“I thought Teddy was solid,” Dan Campbell said after Saturday’s loss to the Jaguars. “I mean, look, there’s always going to be stuff to clean up, but in my head, it was always about getting him in a flow. Let’s get him in there, let’s get him used to how we run our offense, our cadence, our formations, our shifts, our motions and just go play a little bit. … And look, there’s some throws you wish you had back, a couple of things, but also, I thought he made some really good throws, too. We probably had three drops there that could’ve been for conversions, so I thought it was solid.”

The more acclimated Bridgewater gets, the more expendable Sudfeld becomes. Especially when he plays like he has.



Lions’ Teddy Bridgewater addition helps more than just the quarterback room

The Lions are still sorting out the back end of their offensive line

Each year, the NFL reminds those watching that quality offensive line depth is few and far between. The Lions have been no exception.

It has been a struggle for Detroit’s reserves, to a point where you wonder if their play is hurting the evaluation process. When the new backup quarterback gets sacked on his very first play and tackled on run plays before the exchange, what can you really evaluate?

Per Pro Football Focus, 10 of the 14 pressures allowed against the Jaguars were from the interior offensive line. Not the best day for Bobby Hart or Brad Cecil.

“We’re working through it,” Campbell said, when asked about Detroit’s offensive line depth. “There again, we’ll look at this tape and find the guys we can rely on and, listen, you just never know. (Lions GM) Brad (Holmes) and his crew, they’re looking at everything and it’s not just our own squad, they’re looking at 31 other teams, too. So we’re always evaluating.”

At this point, the majority of the offensive line roster spots can be reasonably assumed. Frank Ragnow, Penei Sewell, Taylor Decker, Jonah Jackson, Graham Glasgow and Halapoulivaati Vaitai are locks. Colby Sorsdal likely is, too, as the Lions look to develop their 2023 fifth-round pick. From there, Detroit could add two more to get to nine offensive linemen. One of Matt Nelson or Germain Ifedi makes sense at tackle, and another guard with some game reps like Kayode Awosika could also work. Or maybe, as Campbell suggested, the Lions add a player from another roster. We’ll see.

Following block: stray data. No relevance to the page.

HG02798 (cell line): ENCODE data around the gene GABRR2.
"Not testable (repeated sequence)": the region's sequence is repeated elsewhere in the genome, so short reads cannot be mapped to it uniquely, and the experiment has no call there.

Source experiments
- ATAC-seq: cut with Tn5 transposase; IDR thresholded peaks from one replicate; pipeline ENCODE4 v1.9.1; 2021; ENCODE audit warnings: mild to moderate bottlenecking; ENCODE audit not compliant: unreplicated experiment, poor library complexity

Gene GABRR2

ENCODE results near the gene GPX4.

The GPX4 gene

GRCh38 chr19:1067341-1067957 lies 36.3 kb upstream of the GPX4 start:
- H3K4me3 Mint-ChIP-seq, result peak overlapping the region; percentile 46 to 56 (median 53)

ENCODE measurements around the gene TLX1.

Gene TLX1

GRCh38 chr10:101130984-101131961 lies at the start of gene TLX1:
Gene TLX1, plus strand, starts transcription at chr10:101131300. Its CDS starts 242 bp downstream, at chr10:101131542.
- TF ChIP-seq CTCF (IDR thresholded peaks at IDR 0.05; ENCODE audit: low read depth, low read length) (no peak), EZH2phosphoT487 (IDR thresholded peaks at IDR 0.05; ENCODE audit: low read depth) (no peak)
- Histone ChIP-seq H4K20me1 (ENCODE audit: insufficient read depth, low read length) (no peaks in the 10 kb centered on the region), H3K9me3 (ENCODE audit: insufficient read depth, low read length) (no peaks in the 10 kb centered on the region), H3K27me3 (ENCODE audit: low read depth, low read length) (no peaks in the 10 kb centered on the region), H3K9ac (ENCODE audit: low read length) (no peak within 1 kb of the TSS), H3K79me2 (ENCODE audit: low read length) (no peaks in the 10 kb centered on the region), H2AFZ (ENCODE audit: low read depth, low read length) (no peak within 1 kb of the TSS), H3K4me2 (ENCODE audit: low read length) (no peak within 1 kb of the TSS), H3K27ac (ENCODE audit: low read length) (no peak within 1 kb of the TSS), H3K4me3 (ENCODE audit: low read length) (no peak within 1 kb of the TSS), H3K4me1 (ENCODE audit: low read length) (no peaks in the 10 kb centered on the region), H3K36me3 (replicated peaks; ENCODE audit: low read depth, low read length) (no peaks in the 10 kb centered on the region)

The pass rush has a wealth of depth

It’s not exactly a new development, but these preseason games have offered Detroit’s defensive line a chance to flex its collective depth.

Without Aidan Hutchinson and Charles Harris, Detroit has relied on its second and third units. John Cominsky, one of the most underrated players on the team, has looked excellent. His combination of play recognition and motor helps him maximize his talent and it’s shown in these games — whether you see him in the backfield for a tackle for loss on a screen play or chasing down a defender in the open field. Romeo Okwara has gotten some good reps in, further removed from an Achilles injury that slowed him last season. James Houston has looked great in each of Detroit’s preseason games. Per PFF, Houston has recorded four stops, seven hurries and eight total pressures in 29 pass-rush snaps. With the Lions playing him at Sam linebacker in addition to edge, that’s good progress from a young player who’s far from a finished product.

The Lions have so much depth at edge that Julian Okwara, who has three sacks this preseason, might not even make the team. Is some of their play a product of the bad offensive line depth across the league? Sure. But it does feel like the Lions have six edges they’d be comfortable trotting out during the regular season. It’s an enviable position to be in.

(Photo: Mike Mulholland / Getty Images)

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Alexandra Williams
Alexandra Williams
Alexandra Williams is a writer and editor. Angeles. She writes about politics, art, and culture for LinkDaddy News.